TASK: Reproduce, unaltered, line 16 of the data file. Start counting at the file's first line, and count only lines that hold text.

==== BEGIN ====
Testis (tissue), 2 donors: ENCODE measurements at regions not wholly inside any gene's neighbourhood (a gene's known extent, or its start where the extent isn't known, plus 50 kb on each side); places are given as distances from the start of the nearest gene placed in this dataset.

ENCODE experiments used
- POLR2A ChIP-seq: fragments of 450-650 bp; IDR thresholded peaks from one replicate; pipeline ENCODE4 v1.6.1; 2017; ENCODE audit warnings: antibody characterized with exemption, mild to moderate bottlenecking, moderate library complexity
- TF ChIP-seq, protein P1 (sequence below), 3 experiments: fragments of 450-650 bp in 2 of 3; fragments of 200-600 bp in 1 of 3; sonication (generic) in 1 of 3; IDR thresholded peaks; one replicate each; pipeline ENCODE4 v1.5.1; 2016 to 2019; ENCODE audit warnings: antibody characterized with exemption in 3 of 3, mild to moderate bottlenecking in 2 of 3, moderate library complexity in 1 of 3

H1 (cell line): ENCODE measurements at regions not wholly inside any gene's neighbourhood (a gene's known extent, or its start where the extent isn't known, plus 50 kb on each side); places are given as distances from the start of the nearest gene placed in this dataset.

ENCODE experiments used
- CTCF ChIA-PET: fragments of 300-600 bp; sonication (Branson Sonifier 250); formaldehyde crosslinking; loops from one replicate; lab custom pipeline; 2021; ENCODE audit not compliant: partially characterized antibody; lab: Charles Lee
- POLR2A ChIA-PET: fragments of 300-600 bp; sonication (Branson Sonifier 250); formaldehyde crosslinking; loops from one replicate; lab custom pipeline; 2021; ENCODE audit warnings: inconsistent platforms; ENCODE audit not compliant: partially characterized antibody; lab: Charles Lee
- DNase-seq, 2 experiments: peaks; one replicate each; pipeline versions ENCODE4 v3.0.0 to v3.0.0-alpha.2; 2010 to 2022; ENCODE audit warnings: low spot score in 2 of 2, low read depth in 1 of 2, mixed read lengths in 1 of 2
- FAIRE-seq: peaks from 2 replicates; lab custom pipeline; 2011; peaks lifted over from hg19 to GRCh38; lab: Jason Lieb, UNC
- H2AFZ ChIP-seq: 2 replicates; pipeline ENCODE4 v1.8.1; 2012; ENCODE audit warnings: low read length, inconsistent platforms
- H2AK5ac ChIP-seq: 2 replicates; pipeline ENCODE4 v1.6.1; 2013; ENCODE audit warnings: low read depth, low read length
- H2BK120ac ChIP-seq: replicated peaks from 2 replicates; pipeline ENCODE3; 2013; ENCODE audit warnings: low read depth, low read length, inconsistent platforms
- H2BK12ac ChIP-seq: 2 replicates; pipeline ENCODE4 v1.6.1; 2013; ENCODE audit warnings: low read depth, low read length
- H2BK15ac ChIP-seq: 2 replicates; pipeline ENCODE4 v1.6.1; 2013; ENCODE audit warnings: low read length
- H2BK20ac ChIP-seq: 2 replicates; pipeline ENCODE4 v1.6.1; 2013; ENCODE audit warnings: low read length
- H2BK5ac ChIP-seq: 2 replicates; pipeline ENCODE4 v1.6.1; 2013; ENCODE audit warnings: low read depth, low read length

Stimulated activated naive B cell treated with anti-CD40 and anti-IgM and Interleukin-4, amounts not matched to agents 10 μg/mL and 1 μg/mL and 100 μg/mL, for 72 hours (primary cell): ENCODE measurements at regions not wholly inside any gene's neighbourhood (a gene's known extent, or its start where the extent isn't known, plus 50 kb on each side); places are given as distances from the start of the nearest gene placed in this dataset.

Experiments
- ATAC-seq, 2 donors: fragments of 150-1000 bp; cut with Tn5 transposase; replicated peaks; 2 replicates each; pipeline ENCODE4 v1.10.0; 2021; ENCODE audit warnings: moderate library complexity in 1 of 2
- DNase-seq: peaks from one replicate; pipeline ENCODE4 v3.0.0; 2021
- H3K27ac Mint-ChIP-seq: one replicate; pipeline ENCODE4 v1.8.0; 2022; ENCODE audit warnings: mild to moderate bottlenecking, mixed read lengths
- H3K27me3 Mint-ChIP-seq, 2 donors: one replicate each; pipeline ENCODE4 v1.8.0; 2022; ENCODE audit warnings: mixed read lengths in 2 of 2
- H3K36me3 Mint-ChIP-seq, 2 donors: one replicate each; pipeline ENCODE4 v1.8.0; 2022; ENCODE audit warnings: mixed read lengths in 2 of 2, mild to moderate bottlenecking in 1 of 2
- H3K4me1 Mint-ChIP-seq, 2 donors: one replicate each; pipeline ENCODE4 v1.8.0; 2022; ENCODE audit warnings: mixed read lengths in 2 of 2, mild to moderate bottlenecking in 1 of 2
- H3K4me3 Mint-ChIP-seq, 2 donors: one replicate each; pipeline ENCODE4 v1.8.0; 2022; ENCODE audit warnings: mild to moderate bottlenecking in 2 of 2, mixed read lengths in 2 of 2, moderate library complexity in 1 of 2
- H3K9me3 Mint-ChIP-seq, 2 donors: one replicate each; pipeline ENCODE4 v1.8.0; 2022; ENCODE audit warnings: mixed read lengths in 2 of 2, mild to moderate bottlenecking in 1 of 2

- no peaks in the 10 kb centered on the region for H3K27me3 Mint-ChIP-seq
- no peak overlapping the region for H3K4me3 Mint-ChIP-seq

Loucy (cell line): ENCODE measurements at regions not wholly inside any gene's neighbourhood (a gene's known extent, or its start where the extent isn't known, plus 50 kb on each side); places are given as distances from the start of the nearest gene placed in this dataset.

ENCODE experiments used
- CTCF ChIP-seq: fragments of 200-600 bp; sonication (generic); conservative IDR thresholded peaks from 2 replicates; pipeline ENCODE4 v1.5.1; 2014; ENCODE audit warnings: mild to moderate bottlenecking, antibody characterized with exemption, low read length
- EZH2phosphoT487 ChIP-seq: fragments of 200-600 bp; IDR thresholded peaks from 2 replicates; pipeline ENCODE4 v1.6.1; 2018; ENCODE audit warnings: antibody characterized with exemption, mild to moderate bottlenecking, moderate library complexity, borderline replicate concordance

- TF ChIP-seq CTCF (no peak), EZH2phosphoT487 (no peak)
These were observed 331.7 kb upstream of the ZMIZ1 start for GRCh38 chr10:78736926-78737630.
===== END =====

- H2BK20ac ChIP-seq: 2 replicates; pipeline ENCODE4 v1.6.1; 2013; ENCODE audit warnings: low read length